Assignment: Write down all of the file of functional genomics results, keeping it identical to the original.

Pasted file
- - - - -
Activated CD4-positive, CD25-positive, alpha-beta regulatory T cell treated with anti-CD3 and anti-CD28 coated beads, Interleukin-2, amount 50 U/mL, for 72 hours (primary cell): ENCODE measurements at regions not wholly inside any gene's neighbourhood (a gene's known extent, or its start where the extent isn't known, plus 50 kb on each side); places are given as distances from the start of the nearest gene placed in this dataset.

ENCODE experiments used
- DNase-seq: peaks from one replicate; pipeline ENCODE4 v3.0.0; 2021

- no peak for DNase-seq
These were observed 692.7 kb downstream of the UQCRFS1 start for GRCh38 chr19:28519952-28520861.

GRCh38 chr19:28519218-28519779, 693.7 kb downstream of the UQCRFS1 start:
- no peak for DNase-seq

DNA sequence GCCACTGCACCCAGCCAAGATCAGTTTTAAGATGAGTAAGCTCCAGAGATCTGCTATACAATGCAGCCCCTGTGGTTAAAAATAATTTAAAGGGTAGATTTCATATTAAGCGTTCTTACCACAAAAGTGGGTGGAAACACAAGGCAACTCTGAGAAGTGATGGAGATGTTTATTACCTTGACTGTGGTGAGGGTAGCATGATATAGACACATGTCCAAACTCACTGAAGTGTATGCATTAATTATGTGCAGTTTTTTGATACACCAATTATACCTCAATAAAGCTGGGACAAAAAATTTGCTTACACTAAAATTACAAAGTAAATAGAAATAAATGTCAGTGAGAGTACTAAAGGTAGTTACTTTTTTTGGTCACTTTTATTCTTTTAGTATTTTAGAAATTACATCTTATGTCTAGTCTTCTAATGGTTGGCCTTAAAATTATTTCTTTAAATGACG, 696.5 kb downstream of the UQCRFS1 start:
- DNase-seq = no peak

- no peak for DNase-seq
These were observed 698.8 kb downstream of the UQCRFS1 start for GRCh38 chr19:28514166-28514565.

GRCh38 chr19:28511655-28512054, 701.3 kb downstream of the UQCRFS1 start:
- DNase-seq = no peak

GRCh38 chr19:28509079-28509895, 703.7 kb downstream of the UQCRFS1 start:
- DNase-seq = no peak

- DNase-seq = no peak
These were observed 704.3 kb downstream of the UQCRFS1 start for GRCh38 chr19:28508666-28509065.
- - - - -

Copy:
Activated CD4-positive, CD25-positive, alpha-beta regulatory T cell treated with anti-CD3 and anti-CD28 coated beads, Interleukin-2, amount 50 U/mL, for 72 hours (primary cell): ENCODE measurements at regions not wholly inside any gene's neighbourhood (a gene's known extent, or its start where the extent isn't known, plus 50 kb on each side); places are given as distances from the start of the nearest gene placed in this dataset.

ENCODE experiments used
- DNase-seq: peaks from one replicate; pipeline ENCODE4 v3.0.0; 2021

- no peak for DNase-seq
These were observed 692.7 kb downstream of the UQCRFS1 start for GRCh38 chr19:28519952-28520861.

GRCh38 chr19:28519218-28519779, 693.7 kb downstream of the UQCRFS1 start:
- no peak for DNase-seq

DNA sequence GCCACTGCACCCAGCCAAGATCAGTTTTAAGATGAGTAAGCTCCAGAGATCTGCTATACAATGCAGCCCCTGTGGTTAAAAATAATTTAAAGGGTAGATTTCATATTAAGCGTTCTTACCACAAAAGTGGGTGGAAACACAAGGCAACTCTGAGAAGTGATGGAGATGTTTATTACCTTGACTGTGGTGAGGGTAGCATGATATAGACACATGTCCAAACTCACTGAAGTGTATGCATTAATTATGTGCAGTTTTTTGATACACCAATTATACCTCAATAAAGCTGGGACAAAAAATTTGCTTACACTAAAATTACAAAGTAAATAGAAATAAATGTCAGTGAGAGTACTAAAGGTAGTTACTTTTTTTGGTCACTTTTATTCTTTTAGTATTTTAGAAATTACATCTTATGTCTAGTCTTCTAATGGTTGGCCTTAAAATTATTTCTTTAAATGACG, 696.5 kb downstream of the UQCRFS1 start:
- DNase-seq = no peak

- no peak for DNase-seq
These were observed 698.8 kb downstream of the UQCRFS1 start for GRCh38 chr19:28514166-28514565.

GRCh38 chr19:28511655-28512054, 701.3 kb downstream of the UQCRFS1 start:
- DNase-seq = no peak

GRCh38 chr19:28509079-28509895, 703.7 kb downstream of the UQCRFS1 start:
- DNase-seq = no peak

- DNase-seq = no peak
These were observed 704.3 kb downstream of the UQCRFS1 start for GRCh38 chr19:28508666-28509065.